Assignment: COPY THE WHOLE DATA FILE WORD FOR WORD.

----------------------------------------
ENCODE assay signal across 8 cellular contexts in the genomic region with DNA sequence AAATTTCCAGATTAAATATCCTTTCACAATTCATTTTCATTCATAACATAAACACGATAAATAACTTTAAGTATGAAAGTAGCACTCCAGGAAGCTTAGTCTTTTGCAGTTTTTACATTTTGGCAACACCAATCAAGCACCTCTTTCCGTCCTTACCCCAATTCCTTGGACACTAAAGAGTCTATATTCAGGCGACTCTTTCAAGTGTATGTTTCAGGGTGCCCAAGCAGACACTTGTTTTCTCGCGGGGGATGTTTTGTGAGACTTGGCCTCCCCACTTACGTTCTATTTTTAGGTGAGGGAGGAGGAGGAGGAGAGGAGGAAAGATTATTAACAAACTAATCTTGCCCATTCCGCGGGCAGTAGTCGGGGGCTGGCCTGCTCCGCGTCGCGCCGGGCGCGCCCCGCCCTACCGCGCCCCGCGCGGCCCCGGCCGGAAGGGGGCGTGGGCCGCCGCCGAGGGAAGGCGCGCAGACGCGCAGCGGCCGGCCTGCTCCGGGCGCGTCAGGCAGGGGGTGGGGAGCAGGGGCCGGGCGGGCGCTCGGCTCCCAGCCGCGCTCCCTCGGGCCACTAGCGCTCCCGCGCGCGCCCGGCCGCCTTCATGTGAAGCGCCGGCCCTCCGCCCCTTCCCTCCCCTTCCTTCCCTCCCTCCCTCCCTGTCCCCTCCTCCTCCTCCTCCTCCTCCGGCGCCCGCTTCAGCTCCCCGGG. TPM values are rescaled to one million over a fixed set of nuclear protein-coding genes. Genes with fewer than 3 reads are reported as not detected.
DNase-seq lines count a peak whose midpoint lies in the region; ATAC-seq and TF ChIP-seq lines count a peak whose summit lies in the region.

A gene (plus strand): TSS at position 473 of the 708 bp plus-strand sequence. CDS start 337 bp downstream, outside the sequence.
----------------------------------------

ENCODE assay signal across 8 cellular contexts in the genomic region with DNA sequence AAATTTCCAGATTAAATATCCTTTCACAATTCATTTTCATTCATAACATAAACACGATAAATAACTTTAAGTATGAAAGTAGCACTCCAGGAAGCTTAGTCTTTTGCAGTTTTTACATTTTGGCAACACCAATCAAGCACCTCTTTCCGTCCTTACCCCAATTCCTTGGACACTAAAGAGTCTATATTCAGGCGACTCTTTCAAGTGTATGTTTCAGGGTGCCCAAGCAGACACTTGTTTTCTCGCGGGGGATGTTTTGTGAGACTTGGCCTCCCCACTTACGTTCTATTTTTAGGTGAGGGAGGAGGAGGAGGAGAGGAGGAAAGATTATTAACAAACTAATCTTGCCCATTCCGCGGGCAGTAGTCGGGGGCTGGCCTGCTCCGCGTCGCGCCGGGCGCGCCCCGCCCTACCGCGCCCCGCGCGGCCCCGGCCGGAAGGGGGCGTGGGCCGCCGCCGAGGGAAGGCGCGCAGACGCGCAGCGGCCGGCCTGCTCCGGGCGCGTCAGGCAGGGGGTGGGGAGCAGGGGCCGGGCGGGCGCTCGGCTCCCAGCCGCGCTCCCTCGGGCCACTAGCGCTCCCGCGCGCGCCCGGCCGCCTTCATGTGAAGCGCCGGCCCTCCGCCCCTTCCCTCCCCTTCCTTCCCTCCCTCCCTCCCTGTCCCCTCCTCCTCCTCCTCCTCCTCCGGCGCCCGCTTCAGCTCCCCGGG. TPM values are rescaled to one million over a fixed set of nuclear protein-coding genes. Genes with fewer than 3 reads are reported as not detected.
DNase-seq lines count a peak whose midpoint lies in the region; ATAC-seq and TF ChIP-seq lines count a peak whose summit lies in the region.

A gene (plus strand): TSS at position 473 of the 708 bp plus-strand sequence. CDS start 337 bp downstream, outside the sequence.